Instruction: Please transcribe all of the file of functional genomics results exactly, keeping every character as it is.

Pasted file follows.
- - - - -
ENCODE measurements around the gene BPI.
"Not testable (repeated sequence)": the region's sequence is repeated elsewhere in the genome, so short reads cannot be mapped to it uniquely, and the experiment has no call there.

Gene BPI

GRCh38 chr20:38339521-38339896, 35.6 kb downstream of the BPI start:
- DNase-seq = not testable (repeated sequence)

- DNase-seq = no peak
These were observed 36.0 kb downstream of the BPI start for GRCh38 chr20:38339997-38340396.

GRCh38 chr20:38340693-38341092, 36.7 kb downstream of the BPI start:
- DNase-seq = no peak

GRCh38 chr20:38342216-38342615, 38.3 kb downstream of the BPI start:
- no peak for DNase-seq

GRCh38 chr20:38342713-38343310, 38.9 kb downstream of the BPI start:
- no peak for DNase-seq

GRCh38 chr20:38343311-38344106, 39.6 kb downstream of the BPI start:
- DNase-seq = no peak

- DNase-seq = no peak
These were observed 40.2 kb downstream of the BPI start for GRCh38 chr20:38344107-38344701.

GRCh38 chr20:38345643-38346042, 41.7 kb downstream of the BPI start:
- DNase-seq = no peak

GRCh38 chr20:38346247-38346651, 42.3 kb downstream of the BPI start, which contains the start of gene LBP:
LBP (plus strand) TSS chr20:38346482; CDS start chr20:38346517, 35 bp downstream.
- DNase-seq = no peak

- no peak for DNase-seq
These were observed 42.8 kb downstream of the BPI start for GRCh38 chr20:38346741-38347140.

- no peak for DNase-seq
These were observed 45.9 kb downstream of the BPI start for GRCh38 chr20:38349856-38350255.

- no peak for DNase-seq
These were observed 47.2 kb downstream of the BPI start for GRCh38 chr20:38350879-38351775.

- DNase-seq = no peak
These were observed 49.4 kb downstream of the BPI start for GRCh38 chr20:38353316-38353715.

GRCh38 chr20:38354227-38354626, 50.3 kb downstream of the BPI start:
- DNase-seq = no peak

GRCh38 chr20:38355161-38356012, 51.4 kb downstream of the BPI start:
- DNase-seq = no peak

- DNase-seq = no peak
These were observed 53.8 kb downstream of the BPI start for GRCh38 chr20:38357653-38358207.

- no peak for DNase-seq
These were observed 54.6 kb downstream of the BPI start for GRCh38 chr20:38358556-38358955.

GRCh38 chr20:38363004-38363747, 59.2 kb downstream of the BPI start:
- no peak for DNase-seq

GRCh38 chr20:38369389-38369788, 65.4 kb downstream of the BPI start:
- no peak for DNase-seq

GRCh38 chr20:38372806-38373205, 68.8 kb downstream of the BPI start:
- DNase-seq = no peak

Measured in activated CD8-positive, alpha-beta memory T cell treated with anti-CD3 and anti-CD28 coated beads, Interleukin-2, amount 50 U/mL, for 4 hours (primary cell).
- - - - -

ENCODE measurements around the gene BPI.
"Not testable (repeated sequence)": the region's sequence is repeated elsewhere in the genome, so short reads cannot be mapped to it uniquely, and the experiment has no call there.

Gene BPI

GRCh38 chr20:38339521-38339896, 35.6 kb downstream of the BPI start:
- DNase-seq = not testable (repeated sequence)

- DNase-seq = no peak
These were observed 36.0 kb downstream of the BPI start for GRCh38 chr20:38339997-38340396.

GRCh38 chr20:38340693-38341092, 36.7 kb downstream of the BPI start:
- DNase-seq = no peak

GRCh38 chr20:38342216-38342615, 38.3 kb downstream of the BPI start:
- no peak for DNase-seq

GRCh38 chr20:38342713-38343310, 38.9 kb downstream of the BPI start:
- no peak for DNase-seq

GRCh38 chr20:38343311-38344106, 39.6 kb downstream of the BPI start:
- DNase-seq = no peak

- DNase-seq = no peak
These were observed 40.2 kb downstream of the BPI start for GRCh38 chr20:38344107-38344701.

GRCh38 chr20:38345643-38346042, 41.7 kb downstream of the BPI start:
- DNase-seq = no peak

GRCh38 chr20:38346247-38346651, 42.3 kb downstream of the BPI start, which contains the start of gene LBP:
LBP (plus strand) TSS chr20:38346482; CDS start chr20:38346517, 35 bp downstream.
- DNase-seq = no peak

- no peak for DNase-seq
These were observed 42.8 kb downstream of the BPI start for GRCh38 chr20:38346741-38347140.

- no peak for DNase-seq
These were observed 45.9 kb downstream of the BPI start for GRCh38 chr20:38349856-38350255.

- no peak for DNase-seq
These were observed 47.2 kb downstream of the BPI start for GRCh38 chr20:38350879-38351775.

- DNase-seq = no peak
These were observed 49.4 kb downstream of the BPI start for GRCh38 chr20:38353316-38353715.

GRCh38 chr20:38354227-38354626, 50.3 kb downstream of the BPI start:
- DNase-seq = no peak

GRCh38 chr20:38355161-38356012, 51.4 kb downstream of the BPI start:
- DNase-seq = no peak

- DNase-seq = no peak
These were observed 53.8 kb downstream of the BPI start for GRCh38 chr20:38357653-38358207.

- no peak for DNase-seq
These were observed 54.6 kb downstream of the BPI start for GRCh38 chr20:38358556-38358955.

GRCh38 chr20:38363004-38363747, 59.2 kb downstream of the BPI start:
- no peak for DNase-seq

GRCh38 chr20:38369389-38369788, 65.4 kb downstream of the BPI start:
- no peak for DNase-seq

GRCh38 chr20:38372806-38373205, 68.8 kb downstream of the BPI start:
- DNase-seq = no peak

Measured in activated CD8-positive, alpha-beta memory T cell treated with anti-CD3 and anti-CD28 coated beads, Interleukin-2, amount 50 U/mL, for 4 hours (primary cell).